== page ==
“Since 2005 Kristian Petersen has asked gay and lesbian filmmakers from various cities to make short documentaries and fiction films – in each case a lesbian taking on gay topics and vice versa. [The films intends] to dissolve the banality of classic gender identities […] and to overturn stereotypes about the ‘other’ and what’s ‘normal’“ (Program 65. Berlinale).
Under the headline: “Gender, Sex and Stereotypes” the Student Council of Social Anthropology invites everybody who is interested in this subject to the presentation and following discussion with Kristian Petersen.
Date: 20th January 2015
Time: 6 p.m. – 8 p.m.
Place: Room S9, Castle of Muenster, Schlossplatz 2
Registration is recommended via email@example.com
We hope to see Kristian being greeted by a lot of interested faces. So, please spread the word!
The Lanten Shamans´Academy: Continuity and Change in the Highlands of Northern Laos
Joseba Estévez (M.A.) will give a presentation as part of our Institute’s Colloquium.
Tag along and enjoy!
The O-Week is starting on monday!
Here’s the schedule. Be sure to drop by!
Joop de Jong (Maastricht University): “Challenges to create synergy between global mental health and cultural psychiatry”.
This lecture addresses some major challenges to create synergy between the global mental health movement, cultural psychiatry and anthropology.
The first challenge is that the worlds of global mental health and cultural psychiatry are from distinct descent. Yet, they appear to share domains of mutual interests and expanding their horizons by learning from adjacent disciplines could be mutually beneficial. A second challenge for the global mental health movement, cultural psychiatry and anthropology is the conceptualization of a new classification system. A classification system integrating new insights from socio-neurobiology and from a networks perspective could bring cultural psychiatry, anthropology and global mental health closer. It could change the way of addressing the mental health gap, the third challenge.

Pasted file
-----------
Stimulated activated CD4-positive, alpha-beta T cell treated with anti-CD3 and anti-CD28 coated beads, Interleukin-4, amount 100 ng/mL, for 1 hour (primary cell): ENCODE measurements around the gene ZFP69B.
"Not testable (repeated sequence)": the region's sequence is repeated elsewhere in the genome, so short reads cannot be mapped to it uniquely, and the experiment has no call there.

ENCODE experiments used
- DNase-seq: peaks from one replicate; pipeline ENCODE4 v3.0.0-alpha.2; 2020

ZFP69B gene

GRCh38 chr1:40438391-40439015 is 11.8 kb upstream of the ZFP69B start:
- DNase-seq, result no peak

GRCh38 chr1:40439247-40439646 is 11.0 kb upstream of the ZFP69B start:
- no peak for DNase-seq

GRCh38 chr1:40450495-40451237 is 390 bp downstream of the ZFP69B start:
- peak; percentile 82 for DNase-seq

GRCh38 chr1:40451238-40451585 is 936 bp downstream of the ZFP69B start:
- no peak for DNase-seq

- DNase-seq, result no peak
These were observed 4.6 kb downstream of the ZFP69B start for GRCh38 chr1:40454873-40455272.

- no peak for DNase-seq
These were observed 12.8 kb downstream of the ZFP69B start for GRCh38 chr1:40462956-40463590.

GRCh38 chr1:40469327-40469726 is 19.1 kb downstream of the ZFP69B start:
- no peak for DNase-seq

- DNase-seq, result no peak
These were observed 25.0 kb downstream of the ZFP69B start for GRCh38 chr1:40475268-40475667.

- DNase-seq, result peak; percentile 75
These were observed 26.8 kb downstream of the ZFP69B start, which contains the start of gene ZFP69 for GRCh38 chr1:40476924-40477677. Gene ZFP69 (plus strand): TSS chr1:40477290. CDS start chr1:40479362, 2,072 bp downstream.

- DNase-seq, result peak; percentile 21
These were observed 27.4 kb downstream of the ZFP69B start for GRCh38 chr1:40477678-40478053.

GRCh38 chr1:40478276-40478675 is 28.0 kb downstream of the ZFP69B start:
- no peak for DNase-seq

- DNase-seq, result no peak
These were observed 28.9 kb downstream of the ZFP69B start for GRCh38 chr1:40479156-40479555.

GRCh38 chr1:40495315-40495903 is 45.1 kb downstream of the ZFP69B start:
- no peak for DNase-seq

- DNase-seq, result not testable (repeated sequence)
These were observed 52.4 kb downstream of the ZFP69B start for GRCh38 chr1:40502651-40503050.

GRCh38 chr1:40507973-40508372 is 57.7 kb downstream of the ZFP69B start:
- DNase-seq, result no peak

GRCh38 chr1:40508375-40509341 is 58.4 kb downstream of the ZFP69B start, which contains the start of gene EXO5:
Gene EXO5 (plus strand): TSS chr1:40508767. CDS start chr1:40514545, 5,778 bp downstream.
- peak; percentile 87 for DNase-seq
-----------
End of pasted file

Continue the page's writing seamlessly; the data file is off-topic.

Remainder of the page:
I summarize attempts to achieve comprehensive mental health coverage around the globe and pose the question whether the strategy to achieve these goals is successful, both in high- (HIC) and low- and middle-income countries (LMIC). In LMIC, this strategy needs to be complemented by mobilizing other community resources including local practitioners and healers.
Wednesday, 9 of July 2014, 4-6 p.m.,
Studtstraße 21, Raum STU 105 </i
Dr. Katharina Schneider (Ruprecht-Karls-Universität Heidelberg): “Fish Trading in Batang: Some Observations”
The paper presents some observations of fish trading in Batang, northern Java. It aims for a
preliminary characterisation of the different groups of traders currently active at the Batang fish auction place and their interaction.
Batang traders with different specialisations employ a shared vocabulary of scarcity, the price mechanism and market failure to formulate contrasting accounts of challenges and success, fair and unfair practices, pure and impure incomes.
The paper suggests how histories of interpersonal relations in Batang can help us understand the contrasts. It aims to show how, in the almost daily interactions of the traders with each other and with fishers and buyers at the auction, a ‘market’ emerges whose dynamics differ significantly from those that the textbook economic vocabulary used by the traders appears to point to.